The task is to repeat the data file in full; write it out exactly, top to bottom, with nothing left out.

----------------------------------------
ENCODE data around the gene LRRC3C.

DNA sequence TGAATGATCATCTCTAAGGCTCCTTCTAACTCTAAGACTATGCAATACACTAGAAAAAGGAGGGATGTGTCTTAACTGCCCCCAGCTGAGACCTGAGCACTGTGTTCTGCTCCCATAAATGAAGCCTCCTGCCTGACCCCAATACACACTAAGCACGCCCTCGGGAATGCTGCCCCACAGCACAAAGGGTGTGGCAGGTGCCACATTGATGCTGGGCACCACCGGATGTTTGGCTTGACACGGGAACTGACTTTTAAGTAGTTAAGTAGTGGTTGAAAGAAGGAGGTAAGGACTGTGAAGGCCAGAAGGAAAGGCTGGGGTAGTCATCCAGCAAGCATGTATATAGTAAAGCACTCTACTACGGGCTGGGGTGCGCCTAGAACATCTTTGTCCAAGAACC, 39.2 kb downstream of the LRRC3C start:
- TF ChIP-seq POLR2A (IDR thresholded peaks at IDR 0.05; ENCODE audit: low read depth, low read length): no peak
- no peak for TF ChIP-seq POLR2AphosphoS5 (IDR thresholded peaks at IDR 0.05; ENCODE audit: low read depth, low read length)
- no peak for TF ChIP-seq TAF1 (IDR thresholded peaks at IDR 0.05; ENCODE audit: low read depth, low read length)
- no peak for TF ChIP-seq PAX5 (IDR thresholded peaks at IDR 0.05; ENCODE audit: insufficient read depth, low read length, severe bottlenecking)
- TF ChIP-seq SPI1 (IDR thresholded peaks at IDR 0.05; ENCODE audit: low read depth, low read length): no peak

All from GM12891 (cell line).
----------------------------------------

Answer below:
ENCODE data around the gene LRRC3C.

DNA sequence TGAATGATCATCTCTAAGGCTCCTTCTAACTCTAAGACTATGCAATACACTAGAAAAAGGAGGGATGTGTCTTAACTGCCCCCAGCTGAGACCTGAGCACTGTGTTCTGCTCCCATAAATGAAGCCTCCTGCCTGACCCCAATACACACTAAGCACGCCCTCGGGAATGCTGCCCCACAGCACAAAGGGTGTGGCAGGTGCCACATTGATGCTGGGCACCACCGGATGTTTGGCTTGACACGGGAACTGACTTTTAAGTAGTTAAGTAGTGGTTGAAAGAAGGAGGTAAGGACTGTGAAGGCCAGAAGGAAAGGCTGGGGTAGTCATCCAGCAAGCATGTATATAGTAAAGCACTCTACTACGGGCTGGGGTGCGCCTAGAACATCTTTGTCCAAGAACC, 39.2 kb downstream of the LRRC3C start:
- TF ChIP-seq POLR2A (IDR thresholded peaks at IDR 0.05; ENCODE audit: low read depth, low read length): no peak
- no peak for TF ChIP-seq POLR2AphosphoS5 (IDR thresholded peaks at IDR 0.05; ENCODE audit: low read depth, low read length)
- no peak for TF ChIP-seq TAF1 (IDR thresholded peaks at IDR 0.05; ENCODE audit: low read depth, low read length)
- no peak for TF ChIP-seq PAX5 (IDR thresholded peaks at IDR 0.05; ENCODE audit: insufficient read depth, low read length, severe bottlenecking)
- TF ChIP-seq SPI1 (IDR thresholded peaks at IDR 0.05; ENCODE audit: low read depth, low read length): no peak

All from GM12891 (cell line).